Control of Equilibrium in Humans

Marcos Duarte, Sandra M. S. F. Freitas and Vladimir Zatsiorsky

in Motor Control

Published in print December 2010 | ISBN: 9780195395273
Published online January 2011 | e-ISBN: 9780199863518 | DOI:
Control of Equilibrium in Humans

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Evidence suggests that during standing, humans maintain their posture not about a fixed point but about a position that, in turn, is also moving. Studies of natural (unconstrained) prolonged upright standing (about several minutes) have shown that humans tend to oscillate about a moving reference position. Another example of this complex behavior is the postural sway of elderly adults. Commonly, older adults show an increase in postural sway, as compared to younger persons, when asked to stand as still as possible for a short period of time. However, during prolonged standing, elderly individuals adopt a “freezing” strategy that reflects their reduced ability to shift the body reference position in time. This chapter briefly reviews the control of equilibrium in humans during quiet standing and findings about prolonged unconstrained standing. It discusses the implications of these findings for understanding the control of equilibrium in humans.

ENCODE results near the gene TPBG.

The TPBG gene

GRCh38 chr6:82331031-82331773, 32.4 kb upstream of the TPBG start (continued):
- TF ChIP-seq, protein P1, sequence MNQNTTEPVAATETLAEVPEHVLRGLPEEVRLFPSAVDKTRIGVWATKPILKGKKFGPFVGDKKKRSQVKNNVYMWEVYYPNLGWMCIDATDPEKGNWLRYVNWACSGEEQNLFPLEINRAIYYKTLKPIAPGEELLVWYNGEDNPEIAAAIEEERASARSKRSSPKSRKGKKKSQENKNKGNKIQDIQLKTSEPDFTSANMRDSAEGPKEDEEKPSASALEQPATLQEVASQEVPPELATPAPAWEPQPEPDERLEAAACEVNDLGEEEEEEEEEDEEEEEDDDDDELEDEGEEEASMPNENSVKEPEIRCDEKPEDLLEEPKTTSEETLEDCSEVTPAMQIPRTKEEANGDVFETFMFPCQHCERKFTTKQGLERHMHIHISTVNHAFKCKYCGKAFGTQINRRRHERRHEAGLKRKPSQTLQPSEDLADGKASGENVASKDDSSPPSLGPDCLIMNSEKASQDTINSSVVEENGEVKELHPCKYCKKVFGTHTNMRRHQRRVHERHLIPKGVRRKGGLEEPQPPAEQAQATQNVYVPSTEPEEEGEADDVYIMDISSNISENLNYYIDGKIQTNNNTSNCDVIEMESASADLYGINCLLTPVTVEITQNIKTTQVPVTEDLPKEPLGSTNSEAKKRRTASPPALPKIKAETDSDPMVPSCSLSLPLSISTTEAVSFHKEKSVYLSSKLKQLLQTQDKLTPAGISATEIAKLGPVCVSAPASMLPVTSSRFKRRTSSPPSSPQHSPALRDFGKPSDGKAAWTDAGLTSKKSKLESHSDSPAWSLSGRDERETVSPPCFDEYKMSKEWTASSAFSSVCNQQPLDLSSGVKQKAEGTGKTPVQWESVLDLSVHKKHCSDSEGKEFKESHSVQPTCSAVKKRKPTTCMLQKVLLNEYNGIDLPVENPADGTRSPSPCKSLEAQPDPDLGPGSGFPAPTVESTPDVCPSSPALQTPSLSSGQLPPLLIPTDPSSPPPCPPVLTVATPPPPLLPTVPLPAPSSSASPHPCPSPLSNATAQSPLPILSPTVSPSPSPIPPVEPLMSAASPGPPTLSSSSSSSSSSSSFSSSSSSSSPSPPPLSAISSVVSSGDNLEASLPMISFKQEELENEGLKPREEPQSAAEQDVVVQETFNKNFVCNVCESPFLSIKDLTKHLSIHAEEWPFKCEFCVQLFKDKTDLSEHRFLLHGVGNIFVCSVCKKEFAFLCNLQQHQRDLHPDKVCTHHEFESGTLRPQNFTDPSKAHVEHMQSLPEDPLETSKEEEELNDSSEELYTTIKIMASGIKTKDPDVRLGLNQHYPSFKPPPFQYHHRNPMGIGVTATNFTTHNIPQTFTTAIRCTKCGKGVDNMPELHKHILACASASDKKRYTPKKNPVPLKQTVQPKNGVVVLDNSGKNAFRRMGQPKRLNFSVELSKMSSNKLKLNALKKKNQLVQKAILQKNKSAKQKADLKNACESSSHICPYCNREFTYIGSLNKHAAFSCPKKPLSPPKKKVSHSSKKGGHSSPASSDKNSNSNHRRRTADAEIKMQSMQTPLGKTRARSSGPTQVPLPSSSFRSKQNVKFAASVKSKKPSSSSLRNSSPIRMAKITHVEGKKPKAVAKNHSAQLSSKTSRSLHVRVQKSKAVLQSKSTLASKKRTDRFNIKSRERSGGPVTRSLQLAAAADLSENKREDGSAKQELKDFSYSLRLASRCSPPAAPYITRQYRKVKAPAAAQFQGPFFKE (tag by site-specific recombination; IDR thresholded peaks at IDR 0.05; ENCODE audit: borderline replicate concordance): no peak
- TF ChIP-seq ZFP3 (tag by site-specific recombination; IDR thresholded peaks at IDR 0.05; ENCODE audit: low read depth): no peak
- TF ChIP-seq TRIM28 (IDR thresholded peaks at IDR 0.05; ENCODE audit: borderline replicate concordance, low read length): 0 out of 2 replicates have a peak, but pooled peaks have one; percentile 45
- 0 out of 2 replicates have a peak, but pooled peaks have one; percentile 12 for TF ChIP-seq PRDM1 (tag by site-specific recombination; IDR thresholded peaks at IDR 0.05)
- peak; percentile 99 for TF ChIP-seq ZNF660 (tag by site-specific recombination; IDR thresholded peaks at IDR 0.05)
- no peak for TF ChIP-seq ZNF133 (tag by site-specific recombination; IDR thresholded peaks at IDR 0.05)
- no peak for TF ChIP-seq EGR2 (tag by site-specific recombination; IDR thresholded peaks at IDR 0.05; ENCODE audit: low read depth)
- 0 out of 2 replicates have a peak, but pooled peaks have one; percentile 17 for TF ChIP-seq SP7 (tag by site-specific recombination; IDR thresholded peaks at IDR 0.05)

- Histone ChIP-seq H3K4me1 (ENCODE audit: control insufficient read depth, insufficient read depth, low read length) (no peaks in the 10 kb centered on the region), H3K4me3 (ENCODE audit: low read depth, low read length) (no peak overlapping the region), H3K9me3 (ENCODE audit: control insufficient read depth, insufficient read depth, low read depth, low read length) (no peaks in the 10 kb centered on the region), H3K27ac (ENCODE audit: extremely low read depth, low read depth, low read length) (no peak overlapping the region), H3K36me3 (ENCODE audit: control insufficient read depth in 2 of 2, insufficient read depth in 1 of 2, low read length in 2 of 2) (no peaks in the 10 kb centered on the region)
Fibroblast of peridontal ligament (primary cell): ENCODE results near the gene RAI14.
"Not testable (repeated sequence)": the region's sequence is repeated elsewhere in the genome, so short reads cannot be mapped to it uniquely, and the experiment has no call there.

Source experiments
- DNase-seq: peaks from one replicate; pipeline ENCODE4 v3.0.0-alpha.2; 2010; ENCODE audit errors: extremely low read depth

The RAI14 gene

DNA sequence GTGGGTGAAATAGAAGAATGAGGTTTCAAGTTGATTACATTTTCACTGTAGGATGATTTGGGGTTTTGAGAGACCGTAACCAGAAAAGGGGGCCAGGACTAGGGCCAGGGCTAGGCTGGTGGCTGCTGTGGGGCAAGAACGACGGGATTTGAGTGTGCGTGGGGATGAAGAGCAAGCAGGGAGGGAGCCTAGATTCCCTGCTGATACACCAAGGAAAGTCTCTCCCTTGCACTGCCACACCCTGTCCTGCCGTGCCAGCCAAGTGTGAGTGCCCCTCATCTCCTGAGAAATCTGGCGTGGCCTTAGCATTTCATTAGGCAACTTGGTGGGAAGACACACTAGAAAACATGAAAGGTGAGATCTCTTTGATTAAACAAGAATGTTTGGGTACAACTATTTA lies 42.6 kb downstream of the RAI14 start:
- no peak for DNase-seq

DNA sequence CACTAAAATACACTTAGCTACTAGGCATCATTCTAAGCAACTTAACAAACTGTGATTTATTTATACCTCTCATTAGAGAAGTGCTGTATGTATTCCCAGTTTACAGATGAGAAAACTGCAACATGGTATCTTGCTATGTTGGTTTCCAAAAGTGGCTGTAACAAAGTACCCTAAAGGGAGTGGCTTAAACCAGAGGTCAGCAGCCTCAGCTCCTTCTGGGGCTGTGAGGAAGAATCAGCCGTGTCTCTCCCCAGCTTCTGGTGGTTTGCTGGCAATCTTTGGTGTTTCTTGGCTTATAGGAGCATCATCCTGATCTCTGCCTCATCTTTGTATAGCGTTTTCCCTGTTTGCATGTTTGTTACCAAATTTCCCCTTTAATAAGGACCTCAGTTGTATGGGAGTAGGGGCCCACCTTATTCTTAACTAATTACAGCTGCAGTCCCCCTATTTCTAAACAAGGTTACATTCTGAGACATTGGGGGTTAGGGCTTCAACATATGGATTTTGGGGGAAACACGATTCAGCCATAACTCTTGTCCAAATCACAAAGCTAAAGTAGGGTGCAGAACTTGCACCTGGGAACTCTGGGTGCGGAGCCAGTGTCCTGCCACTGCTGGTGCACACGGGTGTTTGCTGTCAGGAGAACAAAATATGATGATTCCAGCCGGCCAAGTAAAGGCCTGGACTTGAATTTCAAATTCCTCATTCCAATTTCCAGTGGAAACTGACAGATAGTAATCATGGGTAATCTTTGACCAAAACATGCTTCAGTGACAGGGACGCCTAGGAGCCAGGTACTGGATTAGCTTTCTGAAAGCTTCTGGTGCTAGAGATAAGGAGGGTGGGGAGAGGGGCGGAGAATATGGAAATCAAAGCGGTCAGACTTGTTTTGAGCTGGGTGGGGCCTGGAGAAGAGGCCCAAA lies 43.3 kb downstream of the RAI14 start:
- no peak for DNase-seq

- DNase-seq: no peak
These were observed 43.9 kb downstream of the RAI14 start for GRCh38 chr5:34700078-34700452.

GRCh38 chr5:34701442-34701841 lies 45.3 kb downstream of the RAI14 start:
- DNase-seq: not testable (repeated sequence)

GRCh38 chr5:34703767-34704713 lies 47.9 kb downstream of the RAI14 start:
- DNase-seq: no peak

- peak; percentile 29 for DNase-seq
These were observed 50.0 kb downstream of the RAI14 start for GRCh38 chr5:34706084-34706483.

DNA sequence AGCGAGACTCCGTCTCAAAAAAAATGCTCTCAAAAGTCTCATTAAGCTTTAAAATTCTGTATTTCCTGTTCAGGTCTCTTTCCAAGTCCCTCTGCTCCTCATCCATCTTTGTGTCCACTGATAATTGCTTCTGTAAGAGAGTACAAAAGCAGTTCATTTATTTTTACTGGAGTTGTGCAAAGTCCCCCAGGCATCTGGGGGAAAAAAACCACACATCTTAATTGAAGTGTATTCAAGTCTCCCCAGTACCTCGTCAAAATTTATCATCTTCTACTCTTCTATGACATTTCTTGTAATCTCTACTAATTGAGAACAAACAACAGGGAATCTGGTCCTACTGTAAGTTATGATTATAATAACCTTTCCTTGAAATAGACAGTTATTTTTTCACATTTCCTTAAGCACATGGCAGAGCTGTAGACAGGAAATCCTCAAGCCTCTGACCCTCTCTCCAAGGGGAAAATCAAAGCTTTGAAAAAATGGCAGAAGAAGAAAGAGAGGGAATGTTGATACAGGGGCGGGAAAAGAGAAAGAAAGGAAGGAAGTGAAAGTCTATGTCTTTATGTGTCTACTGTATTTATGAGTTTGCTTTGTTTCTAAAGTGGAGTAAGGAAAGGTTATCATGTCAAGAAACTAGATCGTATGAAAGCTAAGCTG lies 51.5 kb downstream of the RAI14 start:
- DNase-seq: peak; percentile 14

Keywords: posture; balance; standing; posturography; elderly; equilibrium

Chapter.  8458 words.  Illustrated.

Subjects: Neuroscience

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